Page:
and entitled to the custody of "the sacred places." Then, for the succeeding months the Palestine articles of the Marshall Newspaper Syndicate, publishel in the Deseret News and other papers throughout the country, contained the repeated announcement that the Mohammedans and Christians in Palestine would "resist to the last drop of their blood" the coming of the Jews to that land. The Versailles conference, which finished its labors in June, 1919, made no assignment of the mandate over Palestine.

For two years from its capture in 1917, little was done in Jerusalem save cleaning unsanitary places. It was still the "trodden down" city it had been for ages. But 1920 registered a conclusive development of building up the sacred city, such as never had been known before. The twelve months from April 15, 1920, is the most notable period in the city's history for nearly nineteen centuries, and covers a complete revolution in its condition.

On April 24, 1920, the Supreme Council of the great ratiors of Europe, which was functioning in applying the terms of the Versailles peace treaty, assigned to Great Britain the temporary mandate over Palestine and Mesopotamia, as Anatolia and Thrace were asigned to Greece and Syria to France.

On May 27, Dr. Herbert Louis Samuels, a Jew who had been post master general of Great Britain, was designated as Lord High Commissioner over Palestine, and went to Jerusalem. On July 1st he appointed an exclusively Jewish council to control the country west of the Dead sea and of the River Jordan. In the week ending July 23 a great Zionist convention of Jews in London adopted the Levitical polity for Palestine.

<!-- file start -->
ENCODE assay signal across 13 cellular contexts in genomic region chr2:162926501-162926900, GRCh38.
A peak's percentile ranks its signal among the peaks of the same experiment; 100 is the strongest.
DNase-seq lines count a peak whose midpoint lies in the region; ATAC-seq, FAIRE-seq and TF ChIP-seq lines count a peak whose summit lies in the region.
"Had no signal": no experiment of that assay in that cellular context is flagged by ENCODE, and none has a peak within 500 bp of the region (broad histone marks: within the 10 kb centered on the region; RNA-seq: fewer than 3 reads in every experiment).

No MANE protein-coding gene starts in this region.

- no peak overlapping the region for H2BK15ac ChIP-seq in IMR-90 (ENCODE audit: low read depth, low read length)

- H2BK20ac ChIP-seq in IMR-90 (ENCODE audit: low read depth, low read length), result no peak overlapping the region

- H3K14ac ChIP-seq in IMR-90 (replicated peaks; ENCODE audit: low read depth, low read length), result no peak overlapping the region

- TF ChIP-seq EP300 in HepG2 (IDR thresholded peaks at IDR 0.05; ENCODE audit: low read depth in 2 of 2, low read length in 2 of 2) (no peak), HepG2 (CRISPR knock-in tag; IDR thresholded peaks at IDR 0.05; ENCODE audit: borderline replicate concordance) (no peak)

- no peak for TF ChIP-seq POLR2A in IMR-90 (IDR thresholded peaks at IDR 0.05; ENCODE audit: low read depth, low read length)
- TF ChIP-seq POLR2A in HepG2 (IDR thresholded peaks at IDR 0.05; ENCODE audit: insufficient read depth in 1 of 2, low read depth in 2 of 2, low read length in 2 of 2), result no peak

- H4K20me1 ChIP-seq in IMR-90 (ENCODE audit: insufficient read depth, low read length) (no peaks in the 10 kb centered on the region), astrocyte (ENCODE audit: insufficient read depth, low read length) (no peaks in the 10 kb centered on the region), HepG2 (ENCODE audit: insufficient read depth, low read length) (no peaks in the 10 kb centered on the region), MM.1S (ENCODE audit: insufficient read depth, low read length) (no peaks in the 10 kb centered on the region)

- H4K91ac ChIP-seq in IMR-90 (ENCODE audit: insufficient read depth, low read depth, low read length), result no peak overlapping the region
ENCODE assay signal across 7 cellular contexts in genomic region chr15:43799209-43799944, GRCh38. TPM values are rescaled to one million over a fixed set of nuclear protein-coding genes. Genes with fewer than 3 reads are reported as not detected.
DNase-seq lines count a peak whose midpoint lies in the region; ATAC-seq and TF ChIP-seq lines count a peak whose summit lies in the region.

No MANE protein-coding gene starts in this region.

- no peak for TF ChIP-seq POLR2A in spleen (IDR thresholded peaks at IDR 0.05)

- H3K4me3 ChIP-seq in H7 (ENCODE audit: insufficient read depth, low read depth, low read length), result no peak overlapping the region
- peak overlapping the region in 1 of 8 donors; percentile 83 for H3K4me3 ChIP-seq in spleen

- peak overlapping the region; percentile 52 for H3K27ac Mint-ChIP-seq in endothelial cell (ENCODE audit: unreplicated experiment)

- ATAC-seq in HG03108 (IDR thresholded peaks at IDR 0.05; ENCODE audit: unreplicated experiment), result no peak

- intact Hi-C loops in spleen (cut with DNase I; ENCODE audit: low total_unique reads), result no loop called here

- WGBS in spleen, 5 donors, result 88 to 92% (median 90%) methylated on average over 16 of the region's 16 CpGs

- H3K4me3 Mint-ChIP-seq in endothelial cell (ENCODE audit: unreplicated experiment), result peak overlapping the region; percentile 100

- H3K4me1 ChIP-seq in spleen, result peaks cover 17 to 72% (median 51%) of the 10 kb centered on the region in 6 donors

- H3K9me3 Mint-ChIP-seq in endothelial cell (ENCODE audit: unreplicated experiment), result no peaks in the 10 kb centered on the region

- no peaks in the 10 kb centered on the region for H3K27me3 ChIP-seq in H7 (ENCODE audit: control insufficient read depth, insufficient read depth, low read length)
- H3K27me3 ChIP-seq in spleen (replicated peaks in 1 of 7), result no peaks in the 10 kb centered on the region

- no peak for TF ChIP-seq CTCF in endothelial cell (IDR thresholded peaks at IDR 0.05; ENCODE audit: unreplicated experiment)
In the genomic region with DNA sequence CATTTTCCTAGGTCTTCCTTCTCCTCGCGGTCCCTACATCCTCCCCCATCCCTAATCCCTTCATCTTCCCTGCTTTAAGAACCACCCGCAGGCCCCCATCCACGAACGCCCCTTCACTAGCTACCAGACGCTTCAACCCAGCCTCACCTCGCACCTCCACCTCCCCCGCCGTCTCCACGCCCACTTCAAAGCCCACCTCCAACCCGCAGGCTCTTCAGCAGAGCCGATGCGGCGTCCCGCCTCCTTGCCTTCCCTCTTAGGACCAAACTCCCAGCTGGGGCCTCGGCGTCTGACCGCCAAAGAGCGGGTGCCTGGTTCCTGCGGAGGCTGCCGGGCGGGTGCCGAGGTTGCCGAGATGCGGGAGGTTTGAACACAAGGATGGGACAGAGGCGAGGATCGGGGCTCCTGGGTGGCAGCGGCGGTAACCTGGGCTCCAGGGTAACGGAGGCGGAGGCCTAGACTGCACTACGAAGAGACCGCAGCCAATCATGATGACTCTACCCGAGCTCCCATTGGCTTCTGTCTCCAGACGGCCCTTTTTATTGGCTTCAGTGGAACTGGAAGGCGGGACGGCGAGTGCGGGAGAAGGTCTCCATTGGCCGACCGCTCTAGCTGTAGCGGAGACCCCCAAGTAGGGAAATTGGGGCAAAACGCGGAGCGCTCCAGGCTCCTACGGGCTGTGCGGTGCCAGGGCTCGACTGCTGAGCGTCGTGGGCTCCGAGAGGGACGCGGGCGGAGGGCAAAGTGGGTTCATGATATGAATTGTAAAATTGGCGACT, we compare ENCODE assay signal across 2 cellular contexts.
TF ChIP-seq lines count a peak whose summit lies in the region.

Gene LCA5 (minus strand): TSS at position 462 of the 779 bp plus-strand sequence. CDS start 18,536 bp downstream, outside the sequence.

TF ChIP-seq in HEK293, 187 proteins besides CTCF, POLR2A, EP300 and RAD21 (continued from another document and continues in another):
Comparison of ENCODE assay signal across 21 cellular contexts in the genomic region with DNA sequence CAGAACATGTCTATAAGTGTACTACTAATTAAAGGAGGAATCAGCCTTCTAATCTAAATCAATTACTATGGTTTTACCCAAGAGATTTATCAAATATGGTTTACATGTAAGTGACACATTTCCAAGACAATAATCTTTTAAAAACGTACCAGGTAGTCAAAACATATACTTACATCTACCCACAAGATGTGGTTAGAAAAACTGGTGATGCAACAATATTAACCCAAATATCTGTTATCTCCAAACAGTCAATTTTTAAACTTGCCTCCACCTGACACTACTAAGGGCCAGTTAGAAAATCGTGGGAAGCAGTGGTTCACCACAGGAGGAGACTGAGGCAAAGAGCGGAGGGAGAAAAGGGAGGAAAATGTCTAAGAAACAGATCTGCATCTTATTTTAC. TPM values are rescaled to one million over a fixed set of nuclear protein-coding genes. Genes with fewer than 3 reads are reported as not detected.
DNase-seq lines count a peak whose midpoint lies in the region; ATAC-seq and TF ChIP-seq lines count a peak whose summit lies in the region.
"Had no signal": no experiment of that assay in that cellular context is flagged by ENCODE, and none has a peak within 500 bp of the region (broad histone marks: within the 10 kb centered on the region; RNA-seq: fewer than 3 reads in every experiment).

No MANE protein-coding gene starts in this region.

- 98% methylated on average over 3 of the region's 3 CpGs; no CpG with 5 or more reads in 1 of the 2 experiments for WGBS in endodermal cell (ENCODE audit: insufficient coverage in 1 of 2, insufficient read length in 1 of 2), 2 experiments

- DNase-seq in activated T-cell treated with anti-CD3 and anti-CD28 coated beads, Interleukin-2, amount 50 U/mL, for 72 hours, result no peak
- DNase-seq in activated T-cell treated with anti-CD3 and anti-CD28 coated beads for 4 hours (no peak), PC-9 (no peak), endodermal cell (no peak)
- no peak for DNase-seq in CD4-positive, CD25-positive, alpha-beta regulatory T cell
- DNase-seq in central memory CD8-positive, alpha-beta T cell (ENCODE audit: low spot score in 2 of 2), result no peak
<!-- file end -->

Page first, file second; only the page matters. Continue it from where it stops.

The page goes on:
On July 24, Great Britain appointed the Palestine rehabilitation commission, composed of Lord Reading, (Rufus Daniel Isaacs), formerly lord chief justice of Great Britain, Sir Alfred Mond, formerly British minister of public works and one of the greatest living engineers, and Major James Rothschild, inheritor of the Rothschild wealth-all Jews—and the rebuilding of Jerusalem and the country roundabout was fairly instituted, and still goes on.

Surely things were moving rapidly. On August 5, 1920, Jews celebrated the gaining of a "homeland." In Utah, at the "Mormon" tabernacle in Ogden, Apostle David O. McKay was, by invitation, a principal speaker; in the great Tabernacle in Salt Lake City it was Apostle Orson F. Whitney; both meetings were Jewish celebration meetings. At the one in Salt Lake City, President Heber J. Grant, President of the Mormon Church, was made honorary chairman of the committee which raised the fund for the Jews which had been apportioned to Utah. Thus the Mormon Church, in its claim to be the true Church of Jesus Christ, was aligned in favor of the Jews having Palestine, as the Romish church, less than seventeen months before, had taken an opposite stand. These are the only church organizations to make an official record on the Jewish Palestine question. May it be that "there are save it be two churches only"-one against and the other for the House of Israel? On March 23, 1921, Sir Alfred Mond, at a public gathering in New York, declared his intention to use his energies for the erection of a Jewish temple on the site of Solomon's temple, where now stands the Mohammedan mosque.

The foregoing is the principal data in the closing of a great world

epoch, which may be supplemented with the statement that in May, 1922, Pope Pius also objected to Great Britain having the permanent mandate over Palestine, which objection was seconded by the Catholic countries of Italy and France; but on July 24, 1922, came the announcement that the League of Nations council had awarded the permanent mandate to Great Britain, of which empire Palestine is now a part. The "sacred city" is taken.